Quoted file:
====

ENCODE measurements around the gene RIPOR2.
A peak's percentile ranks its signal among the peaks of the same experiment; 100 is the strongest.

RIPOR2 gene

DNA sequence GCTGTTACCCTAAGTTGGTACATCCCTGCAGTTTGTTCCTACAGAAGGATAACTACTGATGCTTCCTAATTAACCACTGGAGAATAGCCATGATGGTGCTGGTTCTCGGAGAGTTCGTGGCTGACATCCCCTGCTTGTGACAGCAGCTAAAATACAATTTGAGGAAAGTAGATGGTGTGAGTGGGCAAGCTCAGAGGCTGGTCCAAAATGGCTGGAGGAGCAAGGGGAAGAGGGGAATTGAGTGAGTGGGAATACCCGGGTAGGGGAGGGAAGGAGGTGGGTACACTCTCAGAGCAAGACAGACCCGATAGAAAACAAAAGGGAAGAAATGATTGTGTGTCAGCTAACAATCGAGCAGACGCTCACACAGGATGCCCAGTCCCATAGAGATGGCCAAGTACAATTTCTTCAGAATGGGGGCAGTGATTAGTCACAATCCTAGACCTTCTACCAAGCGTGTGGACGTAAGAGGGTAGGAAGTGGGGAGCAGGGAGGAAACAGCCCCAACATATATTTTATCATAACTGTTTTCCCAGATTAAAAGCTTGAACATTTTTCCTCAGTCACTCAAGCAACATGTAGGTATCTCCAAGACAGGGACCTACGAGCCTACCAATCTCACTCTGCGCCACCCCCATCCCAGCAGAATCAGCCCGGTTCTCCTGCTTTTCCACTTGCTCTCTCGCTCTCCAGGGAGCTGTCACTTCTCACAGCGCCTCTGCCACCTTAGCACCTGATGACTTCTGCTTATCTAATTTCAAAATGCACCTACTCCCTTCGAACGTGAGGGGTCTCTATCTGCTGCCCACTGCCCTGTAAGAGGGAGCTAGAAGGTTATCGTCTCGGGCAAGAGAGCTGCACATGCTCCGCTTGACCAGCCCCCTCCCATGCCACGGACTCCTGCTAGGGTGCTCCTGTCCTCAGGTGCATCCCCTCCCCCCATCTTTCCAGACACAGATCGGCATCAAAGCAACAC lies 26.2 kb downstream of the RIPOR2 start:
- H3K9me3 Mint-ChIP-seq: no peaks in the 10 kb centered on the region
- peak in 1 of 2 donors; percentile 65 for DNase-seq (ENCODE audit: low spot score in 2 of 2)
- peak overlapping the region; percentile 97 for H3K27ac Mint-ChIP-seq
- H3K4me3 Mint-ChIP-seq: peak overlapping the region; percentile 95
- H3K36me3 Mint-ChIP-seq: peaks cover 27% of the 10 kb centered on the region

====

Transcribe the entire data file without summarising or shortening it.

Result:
ENCODE measurements around the gene RIPOR2.
A peak's percentile ranks its signal among the peaks of the same experiment; 100 is the strongest.

RIPOR2 gene

DNA sequence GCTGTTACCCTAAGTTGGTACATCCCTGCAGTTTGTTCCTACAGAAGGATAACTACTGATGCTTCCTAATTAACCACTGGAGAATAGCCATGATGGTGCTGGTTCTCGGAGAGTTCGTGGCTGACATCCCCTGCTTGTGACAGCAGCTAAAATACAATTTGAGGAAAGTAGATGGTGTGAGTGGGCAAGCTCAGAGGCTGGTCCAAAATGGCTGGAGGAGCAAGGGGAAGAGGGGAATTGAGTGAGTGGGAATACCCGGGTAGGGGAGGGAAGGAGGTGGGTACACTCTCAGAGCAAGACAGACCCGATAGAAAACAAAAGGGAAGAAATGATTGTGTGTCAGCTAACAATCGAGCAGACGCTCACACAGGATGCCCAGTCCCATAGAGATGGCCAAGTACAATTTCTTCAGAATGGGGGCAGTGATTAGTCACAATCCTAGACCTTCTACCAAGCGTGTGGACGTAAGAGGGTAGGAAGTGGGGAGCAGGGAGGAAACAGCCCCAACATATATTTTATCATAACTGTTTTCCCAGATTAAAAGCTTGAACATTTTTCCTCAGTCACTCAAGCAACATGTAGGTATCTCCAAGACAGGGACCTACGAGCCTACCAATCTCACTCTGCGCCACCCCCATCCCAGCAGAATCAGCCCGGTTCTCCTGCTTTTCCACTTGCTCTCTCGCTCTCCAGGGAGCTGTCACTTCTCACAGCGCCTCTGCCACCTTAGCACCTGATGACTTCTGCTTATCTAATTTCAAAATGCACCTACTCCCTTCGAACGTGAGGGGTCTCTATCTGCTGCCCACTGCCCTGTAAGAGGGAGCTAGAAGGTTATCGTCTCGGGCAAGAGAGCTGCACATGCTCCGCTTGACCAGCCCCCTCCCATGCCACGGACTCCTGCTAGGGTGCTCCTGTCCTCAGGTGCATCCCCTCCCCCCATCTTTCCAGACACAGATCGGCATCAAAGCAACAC lies 26.2 kb downstream of the RIPOR2 start:
- H3K9me3 Mint-ChIP-seq: no peaks in the 10 kb centered on the region
- peak in 1 of 2 donors; percentile 65 for DNase-seq (ENCODE audit: low spot score in 2 of 2)
- peak overlapping the region; percentile 97 for H3K27ac Mint-ChIP-seq
- H3K4me3 Mint-ChIP-seq: peak overlapping the region; percentile 95
- H3K36me3 Mint-ChIP-seq: peaks cover 27% of the 10 kb centered on the region